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#Chemistry, #Save Us From #Plastic #Waste!

Plastic is one of our greatest inventions and worst enemies. National Geographic’s research shows that plastic production has increased dramatically since 2000, and many plastic products, such as water bottles, are discarded after a single use. Half of the world’s total plastic is manufactured in Asia; 29% of it happens in China. Global production grows at the rate of 8% per year. US residents use one plastic bag per day compared to those in Denmark who use four in a year. We also have microplastics on cosmetics and clothing which are released during washing and carried all the way to the sea, poisoning the marine life.

Plastic consists of organic polymers which are made up of monomers. Carbon is the main component; it combines with oxygen, nitrogen, or sulfur to make a monomer. Each polymer has a side chain attached to it which defines the final characteristics–one of them is the difficulty in degradation. Many industries support the recycling of polyethylene, being the easiest one to destroy among all. On the other hand, other types like polystyrene rarely get the same treatment because it takes more resources and time to disrupt the structure. Ironically, these are the building blocks of most food packaging and disposable cutlery. Also, these plastics consumed by the public can hardly be recycled because the organization of the waste is not as clear as the industrial wastes.

To make matters worse, reducing the amount of plastic is hard. Incineration isn’t entirely safe due to the side products (such as gas emissions and liquid waste). In addition, less than 20% of all the plastic waste is recycled around the world. The fact that plastic is created to be stable and durable surely has a role. That’s how we start wondering if it is possible to recreate plastic into an environmental-friendly form. Finding the answer sends us back to the basic chemistry of plastic.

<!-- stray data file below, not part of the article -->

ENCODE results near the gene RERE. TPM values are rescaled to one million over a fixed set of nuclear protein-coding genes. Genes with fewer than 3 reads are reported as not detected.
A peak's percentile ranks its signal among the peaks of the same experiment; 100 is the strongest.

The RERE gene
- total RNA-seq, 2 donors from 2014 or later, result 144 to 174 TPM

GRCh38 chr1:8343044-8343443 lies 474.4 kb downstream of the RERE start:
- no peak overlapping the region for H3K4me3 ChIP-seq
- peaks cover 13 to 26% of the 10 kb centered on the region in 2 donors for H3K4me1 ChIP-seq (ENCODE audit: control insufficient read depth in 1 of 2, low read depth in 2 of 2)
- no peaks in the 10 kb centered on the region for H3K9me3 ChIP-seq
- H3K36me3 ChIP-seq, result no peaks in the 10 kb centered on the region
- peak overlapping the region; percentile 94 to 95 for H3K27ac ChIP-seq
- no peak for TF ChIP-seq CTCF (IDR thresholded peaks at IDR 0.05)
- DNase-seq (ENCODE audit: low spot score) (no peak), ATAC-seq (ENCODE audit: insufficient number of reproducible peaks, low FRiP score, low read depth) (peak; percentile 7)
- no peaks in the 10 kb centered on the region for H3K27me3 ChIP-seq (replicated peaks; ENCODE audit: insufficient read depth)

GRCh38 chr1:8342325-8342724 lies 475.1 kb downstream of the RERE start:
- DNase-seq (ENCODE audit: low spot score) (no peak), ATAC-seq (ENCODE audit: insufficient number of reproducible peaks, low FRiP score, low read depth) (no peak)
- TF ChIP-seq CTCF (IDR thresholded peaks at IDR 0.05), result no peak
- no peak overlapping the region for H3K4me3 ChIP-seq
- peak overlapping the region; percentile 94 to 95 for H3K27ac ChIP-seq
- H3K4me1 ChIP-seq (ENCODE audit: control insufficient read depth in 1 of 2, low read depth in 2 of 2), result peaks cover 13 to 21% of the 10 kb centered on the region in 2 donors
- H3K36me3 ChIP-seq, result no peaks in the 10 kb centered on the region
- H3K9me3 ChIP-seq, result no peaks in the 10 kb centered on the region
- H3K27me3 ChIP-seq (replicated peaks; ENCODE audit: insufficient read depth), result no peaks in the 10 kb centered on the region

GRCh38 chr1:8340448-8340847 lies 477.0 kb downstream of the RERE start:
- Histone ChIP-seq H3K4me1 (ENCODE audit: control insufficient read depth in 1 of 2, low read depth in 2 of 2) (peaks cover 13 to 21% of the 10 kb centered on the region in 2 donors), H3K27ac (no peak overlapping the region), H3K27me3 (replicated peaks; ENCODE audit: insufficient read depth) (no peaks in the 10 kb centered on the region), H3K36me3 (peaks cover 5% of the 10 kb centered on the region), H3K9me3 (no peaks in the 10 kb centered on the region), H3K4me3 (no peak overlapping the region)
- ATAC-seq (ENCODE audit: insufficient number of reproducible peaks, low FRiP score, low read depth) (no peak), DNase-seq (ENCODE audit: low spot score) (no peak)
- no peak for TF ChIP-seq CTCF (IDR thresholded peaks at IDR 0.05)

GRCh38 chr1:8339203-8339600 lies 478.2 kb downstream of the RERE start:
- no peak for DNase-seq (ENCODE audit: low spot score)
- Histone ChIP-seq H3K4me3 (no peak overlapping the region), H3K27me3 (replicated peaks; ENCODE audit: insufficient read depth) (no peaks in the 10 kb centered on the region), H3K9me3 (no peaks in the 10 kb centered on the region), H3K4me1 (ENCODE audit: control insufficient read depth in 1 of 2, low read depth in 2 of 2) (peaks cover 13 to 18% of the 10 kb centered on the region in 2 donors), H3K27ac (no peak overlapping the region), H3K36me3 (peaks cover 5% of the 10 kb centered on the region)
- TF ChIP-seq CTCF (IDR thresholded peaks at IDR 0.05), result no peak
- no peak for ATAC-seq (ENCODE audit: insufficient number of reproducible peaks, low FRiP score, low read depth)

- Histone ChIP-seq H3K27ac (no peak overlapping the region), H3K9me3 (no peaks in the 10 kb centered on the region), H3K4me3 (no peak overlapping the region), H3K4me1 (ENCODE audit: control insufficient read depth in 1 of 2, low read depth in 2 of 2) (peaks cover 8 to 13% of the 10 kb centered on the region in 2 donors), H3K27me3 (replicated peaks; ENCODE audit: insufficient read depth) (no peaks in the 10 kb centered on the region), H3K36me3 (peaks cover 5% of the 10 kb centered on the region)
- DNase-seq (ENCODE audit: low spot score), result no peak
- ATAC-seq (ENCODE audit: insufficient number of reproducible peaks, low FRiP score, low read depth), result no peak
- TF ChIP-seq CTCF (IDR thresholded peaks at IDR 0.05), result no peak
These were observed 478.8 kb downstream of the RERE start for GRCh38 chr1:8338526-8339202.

The analysis above summarizes our homework in improving plastic recycling. We need to find a new type of plastic which can be taken apart easily. We also need to make sure that the facilities for recycling are ready to process the products. Scientists at Washington State University are developing a series of catalytic processes to break down the resins and materials while keeping the carbons and fibers undamaged for reuse. University of Houston’s Dr. Robertson is looking for renewable chemicals to replace some elements in the resins, possibly using soybean oil and other plant derivatives. Some are even looking into self-destructive polymers which may bring plastic recycling to a whole new level once if it is possible to implement.

We should always remember that chemistry cannot stand on its own despite such the huge role it plays in this subject. We should work with the companies in the plastic industry to distribute the new type of plastic. The government has to organize the right waste policies, and ensure that those waste products can reach the recycling spots to complete the cycle. Incentives may also be necessary to spread the idea further. It may take a while to get there, but I have no doubt that chemistry is the first step of the solution.

By |2018-09-27T17:49:59+01:00September 27th, 2018|Categories: Sciences|Tags: , , , , , , , , |0 Comments

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Matthew Kozak

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